10 Reasons To Say NO To Animal Gifting Hunger Relief Organizations - Heifer International catalog During the holiday gift-giving season, a popular choice for gift-donations are programs that send live farm animals as “gifts” to help alleviate hunger and poverty in low-income countries.
Our purpose here is to make the criticisms of these campaigns public and to encourage alternatives that are more effective and more compassionate. We examine the flaws in concept and practice with animal-gifting groups in general, and with Heifer International in particular (since they are the largest and most well-known). In short, we explain why animal gifting doesn’t necessarily help, and sometimes harms, the recipients, and how these programs may be misleading to donors. Specifically, the reasons below provide details about these concerns… Animal gifting programs promote dairy production in populations that are largely lactose intolerant. Vegan Leaders. On comparing animal rights with other social justice issues. Vegans and animal rights activists often draw comparisons between the animal rights movement and other social justice movements, like the anti-slavery campaigns, women’s liberation etc.
While often these comparisons are good illustrations to make people see certain things or think about animals in a different light, I think at the same time we have to be careful with them and not only see the similarities, but also the differences. I think there’s a particular problem when peoeple use the parallel with human causes to justify NOT fighting for incremental improvements. This is how it goes: A pragmatic activist says that he’s in favor of certain reform regulations, such as a ban on unanesthetized castration of piglets. Others (Francione and his “abolitionists”, for instance) might counter with something like this (this is an actual quote from someone): Would anyone advocate for the abolition, or the regulation, of child sex slavery? Like this: Like Loading...
- Beyond Carnism // Changing the Way We Think About Eating Animals. What Is Carnism?
Category: What is Carnism? Carnism is the invisible belief system, or ideology, that conditions people to eat certain animals. Carnism is essentially the opposite of veganism; “carn” means “flesh” or “of the flesh” and “ism” denotes a belief system. An interview with Melanie Joy, on communication and strategy. In 2013 I did this interview with Melanie Joy (it wasn’t published previously).
The content is primarily intended for ambassadors of the vegetarian/vegan/animal rights message. I think it contains may wise words and ideas which may help us to be more effective activists and ambassadors for the animals and for veganism.Vegetarians, vegans, activists in general often have high expectations of other people. They often demand consistency of others and would like them to go “all the way”. How do you think about that? Melanie Joy: I see the perfect as the enemy of the good. It’s a matter of focus? How can we express appreciation for the steps some people have already taken, while at the same time encouraging them to take further steps? What about people calling themselves vegetarian when they aren’t really vegetarians.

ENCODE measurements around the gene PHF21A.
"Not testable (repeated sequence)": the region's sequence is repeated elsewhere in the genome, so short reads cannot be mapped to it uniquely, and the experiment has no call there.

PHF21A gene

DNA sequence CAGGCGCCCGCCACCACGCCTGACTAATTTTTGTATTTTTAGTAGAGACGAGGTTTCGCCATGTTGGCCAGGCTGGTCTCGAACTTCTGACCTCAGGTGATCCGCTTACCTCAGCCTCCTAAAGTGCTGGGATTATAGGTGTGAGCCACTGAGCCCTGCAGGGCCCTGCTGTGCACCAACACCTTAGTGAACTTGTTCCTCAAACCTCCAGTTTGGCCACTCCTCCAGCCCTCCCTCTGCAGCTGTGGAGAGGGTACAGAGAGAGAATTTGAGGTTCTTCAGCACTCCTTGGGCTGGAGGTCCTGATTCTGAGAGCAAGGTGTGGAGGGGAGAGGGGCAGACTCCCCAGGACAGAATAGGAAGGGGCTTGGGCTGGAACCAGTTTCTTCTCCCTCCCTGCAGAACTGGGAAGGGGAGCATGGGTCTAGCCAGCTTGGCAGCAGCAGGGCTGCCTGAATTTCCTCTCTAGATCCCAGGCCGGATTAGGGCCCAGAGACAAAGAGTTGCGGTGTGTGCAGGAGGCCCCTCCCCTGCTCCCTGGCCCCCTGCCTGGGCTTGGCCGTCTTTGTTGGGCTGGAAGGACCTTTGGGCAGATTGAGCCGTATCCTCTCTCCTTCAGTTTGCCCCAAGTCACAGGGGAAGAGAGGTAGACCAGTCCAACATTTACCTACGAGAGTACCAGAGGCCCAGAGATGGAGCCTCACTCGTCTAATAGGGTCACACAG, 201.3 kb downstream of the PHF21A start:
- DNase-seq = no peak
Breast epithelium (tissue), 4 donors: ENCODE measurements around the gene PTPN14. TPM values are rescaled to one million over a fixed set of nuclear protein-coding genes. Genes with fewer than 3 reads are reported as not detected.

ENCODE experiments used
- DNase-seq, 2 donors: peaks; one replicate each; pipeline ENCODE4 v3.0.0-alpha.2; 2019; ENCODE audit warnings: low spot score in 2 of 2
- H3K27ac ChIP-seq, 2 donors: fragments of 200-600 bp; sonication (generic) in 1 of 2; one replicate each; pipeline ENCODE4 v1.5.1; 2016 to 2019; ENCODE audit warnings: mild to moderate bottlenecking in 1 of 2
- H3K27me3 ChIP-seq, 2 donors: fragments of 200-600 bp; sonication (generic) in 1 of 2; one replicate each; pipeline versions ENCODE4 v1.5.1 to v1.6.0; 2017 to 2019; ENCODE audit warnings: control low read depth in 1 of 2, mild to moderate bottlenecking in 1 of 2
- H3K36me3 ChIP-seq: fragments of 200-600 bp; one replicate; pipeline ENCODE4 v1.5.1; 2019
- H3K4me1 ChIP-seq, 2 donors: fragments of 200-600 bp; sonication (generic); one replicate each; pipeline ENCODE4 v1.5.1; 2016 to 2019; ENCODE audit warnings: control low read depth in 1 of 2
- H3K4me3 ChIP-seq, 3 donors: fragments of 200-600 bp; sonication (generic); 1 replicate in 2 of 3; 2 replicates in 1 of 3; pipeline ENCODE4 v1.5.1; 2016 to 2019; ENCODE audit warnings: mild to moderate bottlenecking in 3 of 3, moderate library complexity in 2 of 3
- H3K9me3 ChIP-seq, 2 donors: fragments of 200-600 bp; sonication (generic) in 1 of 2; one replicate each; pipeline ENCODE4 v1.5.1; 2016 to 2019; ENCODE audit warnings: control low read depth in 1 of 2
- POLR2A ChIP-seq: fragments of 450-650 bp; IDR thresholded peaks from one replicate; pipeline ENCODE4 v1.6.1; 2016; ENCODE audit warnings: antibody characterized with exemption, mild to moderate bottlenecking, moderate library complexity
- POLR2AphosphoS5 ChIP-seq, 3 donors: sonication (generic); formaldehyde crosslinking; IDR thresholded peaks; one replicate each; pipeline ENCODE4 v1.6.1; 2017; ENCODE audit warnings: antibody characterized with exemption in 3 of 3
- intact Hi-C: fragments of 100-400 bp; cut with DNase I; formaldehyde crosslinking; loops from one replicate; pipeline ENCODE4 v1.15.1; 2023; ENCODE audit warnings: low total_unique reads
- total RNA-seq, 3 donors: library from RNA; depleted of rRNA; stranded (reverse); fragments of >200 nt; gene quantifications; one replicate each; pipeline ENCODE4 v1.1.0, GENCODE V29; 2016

What if the “most good you can do” is to help animals? The idea of “effective altruism” — giving from the head, not the heart, to do as much good as possible — is gathering attention these days.
It’s the topic of The Most Good You Can Do, a new book from Peter Singer, a philosopher at Princeton. Practically speaking, effective altruism would seem to favor nonprofit groups that save the lives and alleviate the suffering of poor people in the global south, where the needs are greatest and donor dollars go far. But what if the most effective form of altruism improves the lives of animals? FARM - About. About FARM Farm Animal Rights Movement (FARM) is a 501(c)(3) national nonprofit organization working to end the use of animals for food through public education and grassroots activism.
We believe in the inherent self-worth of animals, as well as environmental protection and enhanced public health. We operate just outside of Washington, DC and work through our Compassionate Activist Network (CAN) with volunteers in all 50 U.S. states and two dozen other countries. Please explore our web site, then Get Active with FARM! Programs Since our beginning in 1976 and official formation in 1981, FARM has launched a variety of grassroots campaigns in pursuit of our mission: World Day for Farmed Animals , Great American Meatout, Gentle Thanksgiving, 10 Billion Lives Tour, Letters from FARM, Sabina Fund, Vegan Earth Day, Meatout Mondays, and Live Vegan. Animal Charity Evaluators. ACE reviews evidence on the efficacy of interventions in animal advocacy in order to help determine which are likely to be most useful.
Our research on interventions serves multiple purposes: not only do we use our intervention evaluations to help shape our charity evaluations, but they inform animal advocates so they can plan their campaigns with evidence in mind. Not every implementation of an intervention is equally effective, so in our intervention evaluations we try to consider representative implementations, and we discuss the factors that are most likely to affect results when they vary.
Animal Equality Italia.